is
employed to estimate the acoustic backscatter variability at certain time
point i.
[00199] A moving window size of k was employed to estimate the SD at
each point i in the time series, SDi. For example, the estimation of SDi was
calculated
based on the backscatter power at point i and the k-I points preceding it,
from i-k+1 to i.
We define initiation to have occurred when five consecutive SDi's exceed the
initiation
threshold coefficient (m) times the estimated SD of the uninitiated
backscatter power.
We define extinction to have occurred when five consecutive SDi's fall below a
threshold
of two times the SD of the uninitiated backscatter power. The SD of the
uninitiated


CA 02623486 2008-03-20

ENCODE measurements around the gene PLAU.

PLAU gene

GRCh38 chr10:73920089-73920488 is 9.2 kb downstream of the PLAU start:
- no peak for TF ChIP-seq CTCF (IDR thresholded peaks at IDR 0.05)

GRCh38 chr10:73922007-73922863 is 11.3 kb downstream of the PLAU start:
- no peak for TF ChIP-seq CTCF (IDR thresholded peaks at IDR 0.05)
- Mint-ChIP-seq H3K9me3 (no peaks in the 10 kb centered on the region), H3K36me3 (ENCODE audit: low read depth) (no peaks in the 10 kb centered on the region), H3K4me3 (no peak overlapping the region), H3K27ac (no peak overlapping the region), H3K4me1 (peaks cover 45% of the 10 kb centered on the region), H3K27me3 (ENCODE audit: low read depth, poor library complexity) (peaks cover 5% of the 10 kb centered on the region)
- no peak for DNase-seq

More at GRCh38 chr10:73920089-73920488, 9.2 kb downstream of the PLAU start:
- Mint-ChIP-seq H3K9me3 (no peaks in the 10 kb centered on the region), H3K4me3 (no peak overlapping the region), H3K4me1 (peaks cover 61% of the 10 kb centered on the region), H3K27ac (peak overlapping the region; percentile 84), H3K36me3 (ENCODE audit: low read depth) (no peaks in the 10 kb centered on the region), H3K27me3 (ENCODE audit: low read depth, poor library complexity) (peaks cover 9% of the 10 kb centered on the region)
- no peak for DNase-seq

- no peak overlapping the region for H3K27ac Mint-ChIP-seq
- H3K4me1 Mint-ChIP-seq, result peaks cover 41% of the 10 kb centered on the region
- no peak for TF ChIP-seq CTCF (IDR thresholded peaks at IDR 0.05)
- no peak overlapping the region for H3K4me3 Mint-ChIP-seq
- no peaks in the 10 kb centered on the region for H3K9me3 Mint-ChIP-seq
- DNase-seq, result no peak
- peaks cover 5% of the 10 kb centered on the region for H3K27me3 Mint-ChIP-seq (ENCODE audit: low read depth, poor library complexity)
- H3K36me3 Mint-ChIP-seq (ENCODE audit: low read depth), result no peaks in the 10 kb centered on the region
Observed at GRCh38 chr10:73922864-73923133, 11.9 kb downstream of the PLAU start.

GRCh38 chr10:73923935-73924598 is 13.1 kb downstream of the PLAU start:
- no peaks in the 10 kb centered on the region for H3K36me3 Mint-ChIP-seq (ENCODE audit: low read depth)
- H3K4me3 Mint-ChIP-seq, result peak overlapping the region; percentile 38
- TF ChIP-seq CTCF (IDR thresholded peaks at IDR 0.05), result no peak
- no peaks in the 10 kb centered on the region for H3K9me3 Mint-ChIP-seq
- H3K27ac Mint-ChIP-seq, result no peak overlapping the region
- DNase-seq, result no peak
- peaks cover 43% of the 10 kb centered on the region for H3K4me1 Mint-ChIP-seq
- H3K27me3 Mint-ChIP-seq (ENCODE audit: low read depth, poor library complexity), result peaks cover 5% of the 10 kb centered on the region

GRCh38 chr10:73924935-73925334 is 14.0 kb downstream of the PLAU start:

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backscatter power was estimated from the first n frames of backscatter
recorded prior to
any high degree of variation in the signal potentially indicating initiation.
[00200] In other experiments described herein, an initiation threshold
coefficient of four and a moving window size of three were employed. The
reason to
5 select these values is discussed here. The effects of initiation threshold m
and the
moving window size k on initiation detection are investigated.
[00201] Methods: The setup to collect acoustic backscatter signals from
the erosion zone and the calculation of the backscatter power of the acoustic
backscatter signal are shown in FIG. 1. The computation of backscatter power
moving
10 SD and estimated SD of uninitiated backscatter power are detailed as the
following.
[00202] (1) Backscatter Power moving SD: The backscatter power SD of
moving window size k at the ith pulse recorded (in slow time) is calculated as